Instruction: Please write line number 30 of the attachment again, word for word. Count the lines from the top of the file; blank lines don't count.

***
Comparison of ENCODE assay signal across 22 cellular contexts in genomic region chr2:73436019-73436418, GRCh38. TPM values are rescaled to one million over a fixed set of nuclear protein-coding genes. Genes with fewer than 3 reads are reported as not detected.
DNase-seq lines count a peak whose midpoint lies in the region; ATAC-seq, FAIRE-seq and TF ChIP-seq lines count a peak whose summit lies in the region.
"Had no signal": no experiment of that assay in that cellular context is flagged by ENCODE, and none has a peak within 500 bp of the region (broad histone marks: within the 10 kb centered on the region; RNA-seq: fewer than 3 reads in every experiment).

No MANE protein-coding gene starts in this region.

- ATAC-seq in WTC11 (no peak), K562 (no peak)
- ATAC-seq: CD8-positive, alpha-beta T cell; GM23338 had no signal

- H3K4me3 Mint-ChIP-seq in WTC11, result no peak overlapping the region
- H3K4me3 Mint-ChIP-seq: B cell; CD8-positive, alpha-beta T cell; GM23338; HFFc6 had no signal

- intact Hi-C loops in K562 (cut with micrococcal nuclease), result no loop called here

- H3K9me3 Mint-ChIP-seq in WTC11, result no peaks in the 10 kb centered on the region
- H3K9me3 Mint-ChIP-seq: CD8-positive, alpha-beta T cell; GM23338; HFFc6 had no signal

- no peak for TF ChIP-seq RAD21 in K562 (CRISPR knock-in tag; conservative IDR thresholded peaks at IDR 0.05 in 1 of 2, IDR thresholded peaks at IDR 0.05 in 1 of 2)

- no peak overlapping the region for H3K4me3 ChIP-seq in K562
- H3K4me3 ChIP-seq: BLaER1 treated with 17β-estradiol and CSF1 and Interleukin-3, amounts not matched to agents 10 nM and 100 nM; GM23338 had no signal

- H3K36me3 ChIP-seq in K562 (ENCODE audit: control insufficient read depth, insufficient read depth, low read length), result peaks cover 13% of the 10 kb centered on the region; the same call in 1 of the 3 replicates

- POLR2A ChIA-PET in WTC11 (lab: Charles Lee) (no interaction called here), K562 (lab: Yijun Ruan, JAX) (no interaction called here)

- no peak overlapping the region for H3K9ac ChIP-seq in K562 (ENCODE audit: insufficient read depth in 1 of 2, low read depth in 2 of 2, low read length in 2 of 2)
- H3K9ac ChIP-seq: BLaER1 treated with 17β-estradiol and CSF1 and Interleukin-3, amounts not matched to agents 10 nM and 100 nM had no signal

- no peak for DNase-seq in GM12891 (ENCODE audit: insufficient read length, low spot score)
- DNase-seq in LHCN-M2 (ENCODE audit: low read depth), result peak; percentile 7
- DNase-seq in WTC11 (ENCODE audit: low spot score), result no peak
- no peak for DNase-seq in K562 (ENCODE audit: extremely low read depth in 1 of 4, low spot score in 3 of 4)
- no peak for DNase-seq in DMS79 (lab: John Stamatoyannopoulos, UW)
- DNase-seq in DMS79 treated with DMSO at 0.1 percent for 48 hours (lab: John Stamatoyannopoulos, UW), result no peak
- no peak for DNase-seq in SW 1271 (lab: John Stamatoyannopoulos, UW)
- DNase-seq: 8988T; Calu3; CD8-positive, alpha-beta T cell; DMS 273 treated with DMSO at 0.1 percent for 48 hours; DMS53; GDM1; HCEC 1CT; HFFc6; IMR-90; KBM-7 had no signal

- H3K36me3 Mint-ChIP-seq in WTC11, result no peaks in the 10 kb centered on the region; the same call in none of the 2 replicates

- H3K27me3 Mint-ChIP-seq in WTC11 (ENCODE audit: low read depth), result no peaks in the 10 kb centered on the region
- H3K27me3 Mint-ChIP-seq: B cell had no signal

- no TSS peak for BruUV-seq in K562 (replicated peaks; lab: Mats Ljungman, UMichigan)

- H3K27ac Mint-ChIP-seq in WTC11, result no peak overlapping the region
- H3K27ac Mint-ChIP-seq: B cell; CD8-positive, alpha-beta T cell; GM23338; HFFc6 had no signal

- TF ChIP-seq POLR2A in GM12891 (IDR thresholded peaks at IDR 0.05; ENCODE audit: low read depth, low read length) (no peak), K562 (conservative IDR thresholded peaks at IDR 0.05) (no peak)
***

- no TSS peak for BruUV-seq in K562 (replicated peaks; lab: Mats Ljungman, UMichigan)